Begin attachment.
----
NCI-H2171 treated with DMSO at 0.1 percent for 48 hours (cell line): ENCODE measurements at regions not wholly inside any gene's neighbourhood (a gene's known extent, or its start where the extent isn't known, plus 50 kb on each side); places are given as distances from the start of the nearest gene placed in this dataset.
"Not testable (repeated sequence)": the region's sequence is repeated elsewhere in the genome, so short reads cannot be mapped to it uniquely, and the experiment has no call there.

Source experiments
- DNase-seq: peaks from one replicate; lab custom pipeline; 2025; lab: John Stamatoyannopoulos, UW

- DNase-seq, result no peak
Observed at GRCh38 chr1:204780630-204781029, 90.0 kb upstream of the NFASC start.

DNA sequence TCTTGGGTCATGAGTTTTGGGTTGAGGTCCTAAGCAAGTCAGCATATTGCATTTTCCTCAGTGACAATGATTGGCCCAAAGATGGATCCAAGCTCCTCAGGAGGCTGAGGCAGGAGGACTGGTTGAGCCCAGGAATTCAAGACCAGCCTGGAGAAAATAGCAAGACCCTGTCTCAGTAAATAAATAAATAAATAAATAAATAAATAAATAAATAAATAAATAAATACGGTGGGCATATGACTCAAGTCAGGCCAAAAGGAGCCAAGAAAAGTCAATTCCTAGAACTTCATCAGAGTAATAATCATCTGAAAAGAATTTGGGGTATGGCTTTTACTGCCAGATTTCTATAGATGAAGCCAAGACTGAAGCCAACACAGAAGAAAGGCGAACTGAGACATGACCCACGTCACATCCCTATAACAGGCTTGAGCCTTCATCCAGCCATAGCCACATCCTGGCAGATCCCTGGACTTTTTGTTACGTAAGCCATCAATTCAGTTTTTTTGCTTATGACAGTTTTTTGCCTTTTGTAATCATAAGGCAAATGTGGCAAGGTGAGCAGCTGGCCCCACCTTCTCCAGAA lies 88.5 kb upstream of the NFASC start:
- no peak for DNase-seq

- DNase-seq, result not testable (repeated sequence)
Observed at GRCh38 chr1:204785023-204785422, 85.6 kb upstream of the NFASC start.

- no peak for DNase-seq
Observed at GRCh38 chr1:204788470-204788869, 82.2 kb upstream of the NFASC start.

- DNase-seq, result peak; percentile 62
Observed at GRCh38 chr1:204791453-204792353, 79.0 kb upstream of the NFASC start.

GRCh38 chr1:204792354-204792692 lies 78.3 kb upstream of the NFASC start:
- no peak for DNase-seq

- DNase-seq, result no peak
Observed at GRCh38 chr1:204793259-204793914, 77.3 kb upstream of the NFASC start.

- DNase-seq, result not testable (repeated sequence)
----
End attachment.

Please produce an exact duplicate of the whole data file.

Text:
NCI-H2171 treated with DMSO at 0.1 percent for 48 hours (cell line): ENCODE measurements at regions not wholly inside any gene's neighbourhood (a gene's known extent, or its start where the extent isn't known, plus 50 kb on each side); places are given as distances from the start of the nearest gene placed in this dataset.
"Not testable (repeated sequence)": the region's sequence is repeated elsewhere in the genome, so short reads cannot be mapped to it uniquely, and the experiment has no call there.

Source experiments
- DNase-seq: peaks from one replicate; lab custom pipeline; 2025; lab: John Stamatoyannopoulos, UW

- DNase-seq, result no peak
Observed at GRCh38 chr1:204780630-204781029, 90.0 kb upstream of the NFASC start.

DNA sequence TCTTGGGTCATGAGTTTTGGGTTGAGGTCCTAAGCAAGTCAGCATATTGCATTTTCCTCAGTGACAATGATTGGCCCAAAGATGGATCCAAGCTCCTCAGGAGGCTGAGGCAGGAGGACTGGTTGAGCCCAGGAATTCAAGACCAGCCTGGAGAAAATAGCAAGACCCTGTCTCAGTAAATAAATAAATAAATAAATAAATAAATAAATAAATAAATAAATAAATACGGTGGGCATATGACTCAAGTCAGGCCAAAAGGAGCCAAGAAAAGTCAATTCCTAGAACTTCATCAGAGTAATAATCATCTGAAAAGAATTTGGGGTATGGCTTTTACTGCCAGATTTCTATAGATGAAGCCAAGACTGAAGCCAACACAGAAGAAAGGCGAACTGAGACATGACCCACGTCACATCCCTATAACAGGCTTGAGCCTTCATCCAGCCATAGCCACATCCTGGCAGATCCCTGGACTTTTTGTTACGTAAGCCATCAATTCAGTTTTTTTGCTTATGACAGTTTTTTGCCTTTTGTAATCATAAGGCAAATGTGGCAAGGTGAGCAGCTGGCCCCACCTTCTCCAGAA lies 88.5 kb upstream of the NFASC start:
- no peak for DNase-seq

- DNase-seq, result not testable (repeated sequence)
Observed at GRCh38 chr1:204785023-204785422, 85.6 kb upstream of the NFASC start.

- no peak for DNase-seq
Observed at GRCh38 chr1:204788470-204788869, 82.2 kb upstream of the NFASC start.

- DNase-seq, result peak; percentile 62
Observed at GRCh38 chr1:204791453-204792353, 79.0 kb upstream of the NFASC start.

GRCh38 chr1:204792354-204792692 lies 78.3 kb upstream of the NFASC start:
- no peak for DNase-seq

- DNase-seq, result no peak
Observed at GRCh38 chr1:204793259-204793914, 77.3 kb upstream of the NFASC start.

- DNase-seq, result not testable (repeated sequence)